Today is a special day. It's exactly one year since I went to the doctor to ask about the strange lump in my breast.
There is so much to celebrate. It's difficult to remember now how dark things seemed in those early days, when my liver scan suggested a possible metastatis and we worried that I might not live to see this anniversary. My mastectomy scar has healed up beautifully, chemo is a distant memory and radiotherapy is all done.
And yet....It's not quite the celebration I had anticipated. It's as if the battle is over but I am still under siege. For much of the past year I have been in full fighting mode, focusing on getting through one day at a time and kicking Cancer's butt! I expected to feel awful, so even on my worse days it was just a question of taking one step at a time.
But I suppose I thought that by now - a whole year since this war was declared - things would have gone back to normal. And, indeed, things are much improved: Cancer is no longer the focus of our family life and I feel much better than I have for a long time. And yet I still don't feel 'normal' - my chest is still post-radio-sore, my arm has gone stiff and needs stretching yet again, I am suffering side effects from Tamoxifen that are very mild compared to chemo but I worry that I'll be stuck with them for the next ten years. I worry generally. I have tingling in my fingers and I worry about lymphedema. I feel dizzy and I worry that there is an undetected tumour in my brain. I worry that I used to be a person who never worried about her health, never went to the doctor, and now I am turning into a hypochondriac.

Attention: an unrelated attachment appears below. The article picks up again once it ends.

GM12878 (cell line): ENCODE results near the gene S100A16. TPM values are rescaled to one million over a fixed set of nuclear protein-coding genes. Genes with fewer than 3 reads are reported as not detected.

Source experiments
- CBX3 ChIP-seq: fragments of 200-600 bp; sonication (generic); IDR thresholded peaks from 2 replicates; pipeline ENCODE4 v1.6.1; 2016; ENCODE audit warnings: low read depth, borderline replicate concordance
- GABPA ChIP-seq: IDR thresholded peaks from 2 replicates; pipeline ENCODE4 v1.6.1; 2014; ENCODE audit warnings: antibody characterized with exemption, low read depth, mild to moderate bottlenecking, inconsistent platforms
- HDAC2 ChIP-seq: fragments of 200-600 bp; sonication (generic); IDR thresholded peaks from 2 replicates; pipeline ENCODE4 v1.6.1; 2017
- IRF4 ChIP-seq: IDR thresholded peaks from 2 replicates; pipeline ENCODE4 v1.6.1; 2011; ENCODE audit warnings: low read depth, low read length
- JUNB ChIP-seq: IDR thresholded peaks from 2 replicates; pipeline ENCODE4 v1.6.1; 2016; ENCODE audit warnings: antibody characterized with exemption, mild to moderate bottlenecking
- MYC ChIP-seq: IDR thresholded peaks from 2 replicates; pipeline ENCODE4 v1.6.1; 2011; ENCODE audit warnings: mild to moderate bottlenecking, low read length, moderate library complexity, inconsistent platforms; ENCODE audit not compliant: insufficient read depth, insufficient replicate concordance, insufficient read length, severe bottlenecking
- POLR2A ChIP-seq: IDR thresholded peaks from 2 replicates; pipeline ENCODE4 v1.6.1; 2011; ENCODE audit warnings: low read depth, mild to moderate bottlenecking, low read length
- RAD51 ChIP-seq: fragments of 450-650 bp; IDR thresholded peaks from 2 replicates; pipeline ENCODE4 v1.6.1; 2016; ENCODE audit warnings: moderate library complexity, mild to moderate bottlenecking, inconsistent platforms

So that's what I mean when I say I feel under siege - open warfare is over and life has a semblance of normality but the enemy is still camped at the gate. I can imagine fighting my way through the miseries of surgery, chemo and radio with a brave smile on my face - only to be ground into the dust by the minor, daily discomforts of Tamoxifen. I can see why the oncologist warned me that this is often the time that women experience a bout of depression.
So - I will not surrender to the darkness camped at the gate. I will celebrate my new, funky (if still rather short) hairstyle and the fact that I can finally go out bareheaded. I will stretch my stiff arm and be glad that it has come so far from the days just after the operation when I was sure I would never have full movement again. I will rest and be gentle with myself when I'm tired and accept that my body has been through a lot, and exercise and push myself when I can because I need strength in my body to face the future. I am strong. One year on and I am alive... and that is a lot.
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